- FDA should increase attention to the safe use of drugs in both pre- and postmarketing processes
through . . .the development and enforcement of standards for the design of drug packaging and labeling that will maximize safety in use.
- The healthcare industry should use order-entry systems that provide real-time alerts if a medication order is out of range for weight or age or is contraindicated.
- The healthcare industry should use bar coding for positive identification and detection of misidentified patients, records, and so forth.
- The healthcare industry should produce unit-dose packages, which can reduce calculation, measurement, preparation, and handling errors and provide a fully labeled package that stays with the medication up to its point of use.
Bar coding unit-of-use packages could help industry meet all of these requirements. "One approach to preventing medication errors at a patient's bedside is to implement a system for bar code scanning of every dose to check for right medication, right patient, right dose, right time, and right route before administration," says Paul Seelinger, RPh, managerpharmacy logistics products for Pyxis Corp. (San Diego), a subsidiary of Cardinal Health. Pyxis markets several automated medication systems, including MedStation, a point-of-care drug dispensing system, and Homerus, a centralized pharmacy system that packages and bar codes products for use in hospitals and other healthcare facilities.
Ann Marie Cook, director of marketing at Weber Marking Systems Inc. (Arlington Heights, IL), also believes that the use of bar codes can reduce medical errors. With bar codes, healthcare practitioners can rely on "more than just visual checking," she explains. "They can avoid errors caused by bad writing on patient charts and mistakes in drug dosing."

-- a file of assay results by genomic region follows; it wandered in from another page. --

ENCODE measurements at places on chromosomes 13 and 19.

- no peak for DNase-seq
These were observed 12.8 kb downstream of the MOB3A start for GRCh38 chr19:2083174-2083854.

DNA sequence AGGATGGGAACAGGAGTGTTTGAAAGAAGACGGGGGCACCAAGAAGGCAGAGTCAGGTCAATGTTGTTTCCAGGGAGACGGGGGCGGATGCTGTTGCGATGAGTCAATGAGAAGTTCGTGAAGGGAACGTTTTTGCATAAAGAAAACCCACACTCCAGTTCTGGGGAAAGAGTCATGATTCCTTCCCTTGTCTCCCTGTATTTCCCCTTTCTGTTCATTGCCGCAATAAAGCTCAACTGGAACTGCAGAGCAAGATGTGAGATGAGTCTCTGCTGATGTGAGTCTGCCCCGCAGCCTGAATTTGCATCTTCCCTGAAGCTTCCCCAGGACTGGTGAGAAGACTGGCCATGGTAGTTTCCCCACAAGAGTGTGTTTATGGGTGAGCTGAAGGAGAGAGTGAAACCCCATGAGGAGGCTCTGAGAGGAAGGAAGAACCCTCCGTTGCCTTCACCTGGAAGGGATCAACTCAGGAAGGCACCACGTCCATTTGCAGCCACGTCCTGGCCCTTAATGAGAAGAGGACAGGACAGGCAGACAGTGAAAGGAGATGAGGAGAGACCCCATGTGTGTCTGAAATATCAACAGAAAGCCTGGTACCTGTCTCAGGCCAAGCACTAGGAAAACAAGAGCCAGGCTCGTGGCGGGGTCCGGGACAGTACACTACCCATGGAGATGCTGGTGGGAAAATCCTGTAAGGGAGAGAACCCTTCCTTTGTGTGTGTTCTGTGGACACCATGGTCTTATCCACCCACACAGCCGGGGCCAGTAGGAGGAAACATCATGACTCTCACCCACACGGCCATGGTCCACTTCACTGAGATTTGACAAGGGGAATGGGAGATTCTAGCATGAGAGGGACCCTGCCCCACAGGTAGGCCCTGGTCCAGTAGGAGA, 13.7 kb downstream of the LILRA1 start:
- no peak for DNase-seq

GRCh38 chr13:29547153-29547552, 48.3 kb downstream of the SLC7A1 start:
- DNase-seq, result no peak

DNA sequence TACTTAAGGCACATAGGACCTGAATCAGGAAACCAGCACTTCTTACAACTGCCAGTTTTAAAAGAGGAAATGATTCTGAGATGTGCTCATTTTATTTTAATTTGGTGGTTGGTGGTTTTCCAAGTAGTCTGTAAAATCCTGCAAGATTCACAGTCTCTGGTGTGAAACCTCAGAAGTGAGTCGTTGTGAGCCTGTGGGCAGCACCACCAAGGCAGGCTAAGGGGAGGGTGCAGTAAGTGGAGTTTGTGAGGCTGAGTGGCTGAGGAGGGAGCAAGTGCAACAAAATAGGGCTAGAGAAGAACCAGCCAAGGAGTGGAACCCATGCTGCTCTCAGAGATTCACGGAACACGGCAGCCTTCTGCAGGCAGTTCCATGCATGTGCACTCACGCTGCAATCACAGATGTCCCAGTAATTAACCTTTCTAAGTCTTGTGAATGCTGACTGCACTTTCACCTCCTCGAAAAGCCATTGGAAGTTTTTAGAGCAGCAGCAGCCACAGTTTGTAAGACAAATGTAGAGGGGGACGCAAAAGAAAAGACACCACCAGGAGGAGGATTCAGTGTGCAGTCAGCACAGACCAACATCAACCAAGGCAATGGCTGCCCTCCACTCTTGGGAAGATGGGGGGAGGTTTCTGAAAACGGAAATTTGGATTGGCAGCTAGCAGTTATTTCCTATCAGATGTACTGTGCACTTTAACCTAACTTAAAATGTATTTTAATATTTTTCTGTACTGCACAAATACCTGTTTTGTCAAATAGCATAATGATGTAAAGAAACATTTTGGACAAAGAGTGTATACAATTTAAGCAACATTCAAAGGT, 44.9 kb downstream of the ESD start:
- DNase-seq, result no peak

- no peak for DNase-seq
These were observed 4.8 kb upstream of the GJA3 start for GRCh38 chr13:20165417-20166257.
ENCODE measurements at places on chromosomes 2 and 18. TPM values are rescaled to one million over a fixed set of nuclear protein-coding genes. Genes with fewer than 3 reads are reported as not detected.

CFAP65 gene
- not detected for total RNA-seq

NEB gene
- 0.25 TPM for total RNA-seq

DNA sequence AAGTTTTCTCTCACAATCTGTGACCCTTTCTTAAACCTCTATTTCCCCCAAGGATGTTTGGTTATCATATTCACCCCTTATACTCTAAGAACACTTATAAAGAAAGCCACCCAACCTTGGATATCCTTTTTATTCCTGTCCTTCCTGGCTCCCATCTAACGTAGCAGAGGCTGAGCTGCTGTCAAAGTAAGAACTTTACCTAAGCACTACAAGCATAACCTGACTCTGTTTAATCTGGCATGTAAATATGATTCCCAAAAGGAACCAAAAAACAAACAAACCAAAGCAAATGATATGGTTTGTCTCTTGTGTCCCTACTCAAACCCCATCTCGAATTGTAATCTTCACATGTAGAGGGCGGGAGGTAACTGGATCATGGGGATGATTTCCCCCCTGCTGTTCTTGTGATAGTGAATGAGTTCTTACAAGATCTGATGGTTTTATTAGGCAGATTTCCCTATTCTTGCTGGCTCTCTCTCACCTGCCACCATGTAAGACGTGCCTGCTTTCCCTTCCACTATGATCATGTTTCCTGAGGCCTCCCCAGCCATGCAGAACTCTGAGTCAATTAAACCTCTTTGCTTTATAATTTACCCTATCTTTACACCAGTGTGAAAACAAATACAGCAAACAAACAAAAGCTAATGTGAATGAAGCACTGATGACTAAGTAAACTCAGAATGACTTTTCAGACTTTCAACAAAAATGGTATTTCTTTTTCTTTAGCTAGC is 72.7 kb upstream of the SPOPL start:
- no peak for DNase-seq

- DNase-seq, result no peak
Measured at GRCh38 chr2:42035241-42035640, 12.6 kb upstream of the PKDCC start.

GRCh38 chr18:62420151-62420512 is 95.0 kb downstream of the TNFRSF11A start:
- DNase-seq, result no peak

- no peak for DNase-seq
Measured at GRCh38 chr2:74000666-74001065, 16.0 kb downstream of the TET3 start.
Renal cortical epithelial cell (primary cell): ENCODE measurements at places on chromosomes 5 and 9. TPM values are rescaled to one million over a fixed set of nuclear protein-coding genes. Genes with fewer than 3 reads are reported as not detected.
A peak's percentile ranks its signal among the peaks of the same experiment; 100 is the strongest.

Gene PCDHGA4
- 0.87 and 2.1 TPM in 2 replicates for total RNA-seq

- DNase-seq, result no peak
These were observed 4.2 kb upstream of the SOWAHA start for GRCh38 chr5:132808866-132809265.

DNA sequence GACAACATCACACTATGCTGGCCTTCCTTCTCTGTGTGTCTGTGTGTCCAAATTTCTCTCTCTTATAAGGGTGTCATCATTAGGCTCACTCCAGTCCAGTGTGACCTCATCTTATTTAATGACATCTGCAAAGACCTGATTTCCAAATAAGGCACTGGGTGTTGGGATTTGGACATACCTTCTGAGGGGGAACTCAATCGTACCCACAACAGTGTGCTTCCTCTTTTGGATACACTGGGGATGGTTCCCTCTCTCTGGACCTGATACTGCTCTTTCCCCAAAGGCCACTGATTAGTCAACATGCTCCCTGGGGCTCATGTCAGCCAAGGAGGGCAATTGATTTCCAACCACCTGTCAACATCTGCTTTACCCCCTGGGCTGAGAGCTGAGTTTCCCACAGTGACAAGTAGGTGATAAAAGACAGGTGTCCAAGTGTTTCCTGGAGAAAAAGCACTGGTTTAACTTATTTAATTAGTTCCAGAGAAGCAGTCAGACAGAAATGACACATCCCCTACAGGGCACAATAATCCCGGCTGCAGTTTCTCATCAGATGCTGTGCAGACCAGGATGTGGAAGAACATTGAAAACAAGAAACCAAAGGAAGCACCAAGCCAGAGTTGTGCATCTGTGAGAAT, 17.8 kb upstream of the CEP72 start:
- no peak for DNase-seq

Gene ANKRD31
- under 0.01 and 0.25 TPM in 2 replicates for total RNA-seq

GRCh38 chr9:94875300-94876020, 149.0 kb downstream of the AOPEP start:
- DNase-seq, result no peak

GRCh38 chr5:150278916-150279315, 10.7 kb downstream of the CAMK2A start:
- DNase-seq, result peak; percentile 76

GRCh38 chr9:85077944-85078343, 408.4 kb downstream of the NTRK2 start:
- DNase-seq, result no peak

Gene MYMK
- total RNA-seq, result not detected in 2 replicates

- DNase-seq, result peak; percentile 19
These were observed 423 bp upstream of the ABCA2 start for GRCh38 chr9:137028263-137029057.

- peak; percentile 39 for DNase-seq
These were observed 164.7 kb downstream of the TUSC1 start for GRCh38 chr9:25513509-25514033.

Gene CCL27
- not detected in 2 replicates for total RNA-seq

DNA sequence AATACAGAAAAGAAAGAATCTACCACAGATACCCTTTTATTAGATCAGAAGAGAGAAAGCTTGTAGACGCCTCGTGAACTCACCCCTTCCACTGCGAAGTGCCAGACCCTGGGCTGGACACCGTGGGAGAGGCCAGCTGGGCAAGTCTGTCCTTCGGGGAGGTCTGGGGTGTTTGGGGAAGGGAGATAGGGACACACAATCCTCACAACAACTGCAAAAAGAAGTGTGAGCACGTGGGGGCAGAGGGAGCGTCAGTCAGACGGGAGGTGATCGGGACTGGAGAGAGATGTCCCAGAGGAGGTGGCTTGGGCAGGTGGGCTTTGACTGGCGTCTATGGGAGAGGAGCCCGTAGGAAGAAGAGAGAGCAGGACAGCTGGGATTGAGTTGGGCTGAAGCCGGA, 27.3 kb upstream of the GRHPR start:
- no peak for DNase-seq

Finally, "bar code scanning can take the place of data entry," which is fraught with error, says Craig Hopkins of CyberLogic, a reseller of bar coding systems from Tharo Systems Inc. (Brunswick, OH).
John Roberts, director-healthcare at the Uniform Code Council Inc. (UCC), feels that controlling medical errors may soon be the key for payment. "The IOM study should be a clarion call to healthcare. The rate of medication mistakes at an alleged 10% is too high. Congress is studying legislation. Major corporations that are paying the healthcare bill have read the report and see methods to reduce costs," he says. "Once a medical malpractice carrier or a health maintenance organization compares a hospital with a 100%bar code product policy, like St. Alexius Medical Center in Bismarck, ND, which has a less than one tenth of a percent medication error rate, with a medical center that does little or no bar code verification and has a much higher error rate, funds and patients will flow to the better-managed, more-efficient, more-productive, and in the end, better-for-the-patient, institution."
At St. Alexius Medical Center, CEO Dick Tschider is a staunch advocate of this technology and supports all efforts to implement technology wherever possible to improve patient care. Anything that enters a patient's room at St. Alexius is bar coded, either by the manufacturer or by employees at St. Alexius. The added cost is offset by error prevention and accurate documentation, both for the chart and billing. This frees up nursing time to focus on the patient. This detailed information on actual procedural costs allows decisions to be made on supplies and pharmaceuticals based on actual history and allows the medical center to work with the medical staff to point out inefficiencies or increased costs when comparing peers.